Nigerian Lawyer says He Represents Barge in Tobago Oil Spill

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By Prior Beharry

MINISTER of Energy Stuart Young says a Nigerian lawyer has contacted the Maritime Services Division (MSD) claiming to represent the owners of the tug and barge involved in the Tobago oil spill in February.

The MSD of the Ministry of Works and Transport was scrutinising the validity of the claim with the Nigerian government, he said.

Young was answering a question in the Lower House on Monday.

The oil spill was discovered more than three months ago off the southeast coast off Tobago.

Young said, “The oil spill impacts to the Atlantic shoreline of the island of Tobago and to the marine environment was caused by a non-propelled tank barge strongly suspected to be the ‘Gulfstream’.  The barge Gulfstream was classed with the American Bureau of Shipping (ABS) until 31 December 2018 but after that date no further registration details were available. It was also noted that it appeared that the vessel had not been reclassed or registered for a number of years.

“The tug involved in the incident has been identified as the ‘Solo Creed. The Trinidad and Tobago Coast Guard has been working in close collaboration with the Guyana Coast Guard, the Caribbean Community Implementation Agency for Crime and Security (CARICOM IMPACS) to assist in identifying the owner of the Solo Creed. Additionally the Director of the Maritime Services Division (MSD) has been using that division’s resources and relationships, including, but not limited to reaching out to various similar divisions in CARICOM, Panama and Africa as well as IR Consilium to identify the vessel(s) and any owners of the vessel(s) involved in and/ or responsible for the oil spill in Tobago.

“In this regard, official correspondence was dispatched to Panama and Tanzania seeking any relevant information regarding the two vessels. 

“The Maritime Services Division (MSD) of the Ministry of Works and Transport was also contacted by a Nigerian lawyer representing the purported owner of the tug and barge, MSD are currently scrutinizing the validity of the claims having initiated inquiries to the Nigerian Government. However, at this time, there is reasonable suspicion related to this particular claim and correspondence.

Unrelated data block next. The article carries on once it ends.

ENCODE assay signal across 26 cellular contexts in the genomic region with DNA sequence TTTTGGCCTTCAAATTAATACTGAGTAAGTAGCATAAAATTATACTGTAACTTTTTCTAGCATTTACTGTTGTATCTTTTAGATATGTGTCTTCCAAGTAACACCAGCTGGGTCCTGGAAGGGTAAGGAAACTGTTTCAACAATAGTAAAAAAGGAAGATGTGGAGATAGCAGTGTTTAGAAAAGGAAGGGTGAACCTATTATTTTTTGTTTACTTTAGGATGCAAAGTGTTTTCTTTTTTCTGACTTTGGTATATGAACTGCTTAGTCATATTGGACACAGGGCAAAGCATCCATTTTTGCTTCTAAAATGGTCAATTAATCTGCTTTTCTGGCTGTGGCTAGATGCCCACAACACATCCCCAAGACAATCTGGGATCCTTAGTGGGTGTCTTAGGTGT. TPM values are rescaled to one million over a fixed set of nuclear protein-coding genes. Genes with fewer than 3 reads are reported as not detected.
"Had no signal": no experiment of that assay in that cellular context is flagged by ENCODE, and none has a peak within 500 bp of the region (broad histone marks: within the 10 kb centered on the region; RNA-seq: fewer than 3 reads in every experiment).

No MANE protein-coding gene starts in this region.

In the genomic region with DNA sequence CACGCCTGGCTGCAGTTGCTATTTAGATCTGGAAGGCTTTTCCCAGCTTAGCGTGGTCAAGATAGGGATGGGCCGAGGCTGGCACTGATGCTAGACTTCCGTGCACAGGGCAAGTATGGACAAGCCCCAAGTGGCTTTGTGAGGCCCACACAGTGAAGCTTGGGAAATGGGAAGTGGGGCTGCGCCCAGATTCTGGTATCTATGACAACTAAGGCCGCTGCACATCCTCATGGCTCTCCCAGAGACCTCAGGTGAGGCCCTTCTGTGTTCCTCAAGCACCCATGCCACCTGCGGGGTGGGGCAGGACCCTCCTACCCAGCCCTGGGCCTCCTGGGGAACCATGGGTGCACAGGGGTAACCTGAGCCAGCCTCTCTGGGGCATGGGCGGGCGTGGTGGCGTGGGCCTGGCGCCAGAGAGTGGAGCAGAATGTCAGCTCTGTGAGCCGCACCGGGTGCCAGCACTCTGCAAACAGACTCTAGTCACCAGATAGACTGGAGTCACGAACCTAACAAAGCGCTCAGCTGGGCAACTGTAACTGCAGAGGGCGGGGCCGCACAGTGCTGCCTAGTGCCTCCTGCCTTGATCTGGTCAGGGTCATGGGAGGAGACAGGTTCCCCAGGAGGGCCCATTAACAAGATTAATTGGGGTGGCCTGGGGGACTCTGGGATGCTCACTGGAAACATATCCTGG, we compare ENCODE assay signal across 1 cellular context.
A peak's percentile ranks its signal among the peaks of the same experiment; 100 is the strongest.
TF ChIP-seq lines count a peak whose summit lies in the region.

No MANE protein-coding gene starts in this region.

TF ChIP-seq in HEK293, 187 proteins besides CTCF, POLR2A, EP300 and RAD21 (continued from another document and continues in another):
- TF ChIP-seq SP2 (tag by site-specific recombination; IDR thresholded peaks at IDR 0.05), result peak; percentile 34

“Despite great efforts, to date, all of these searches have failed to locate the tug Solo Creed, which has not re-activated its Automatic Identification System (AIS) since the date of the incident seemingly having fled the scene, nor led to the discovery of any definitive information regarding the ownership of the barge Gulfstream at the time of the incident. The MSD has also written to the International Marine Organization (IMO) for the provision of a consultant to assist with the investigation. They indicated that they are actively engaged in the process of identifying one.

“It is the intention of the Trinidad and Tobago Government to take legal action against the owner of the barge Gulfstream and/or the owner of the tug Solo Creed under the applicable Trinidad and Tobago legislation.”

Young said he led a delegation to the Oil Pollution Compensation Fund (IOPC) which has agreed to pay for the oil spill damage and clean up which he has estimated to cost up to US$20 million.

He said the current estimate of the spill was about US$12 million.

Young said he led a delegation to the Oil Pollution Compensation Fund (IOPC) which has agreed to pay for the oil spill damage and clean up which he has estimated to cost up to US$20 million.

 Young said, “At a recent meeting at the International Oil and Pollution Compensation Fund in London when Trinidad and Tobago made submissions to this body and its members it became apparent that unfortunately there is a global network of rouge vessels attempting to operate under the law and international obligations similar to how the Solo Creed and Gulfstream and its owner(s) operated where it is very difficult to ascertain those legally responsible for the vessels.

“The Government continues to use its relationships and resources including, an independent satellite provider to attempt to ascertain the owner(s) of these vessels.”

Recently, Trinidad and Tobago Prime Minister Dr Keith Rowley said 50,000 barrels of hydrocarbons have been removed from the vessel and another 35,000 is estimated to still be onboard.

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One thought on “Nigerian Lawyer says He Represents Barge in Tobago Oil Spill

  1. Firstly, minister Stuart Young should have gotten the validity of the lawyer before making the statement. Secondly, he’s not sure if the oil spill was from the barge Gulf Stream. And thirdly; if it was from the Gulf Stream; why the owners cannot be found, charged and pay fines.

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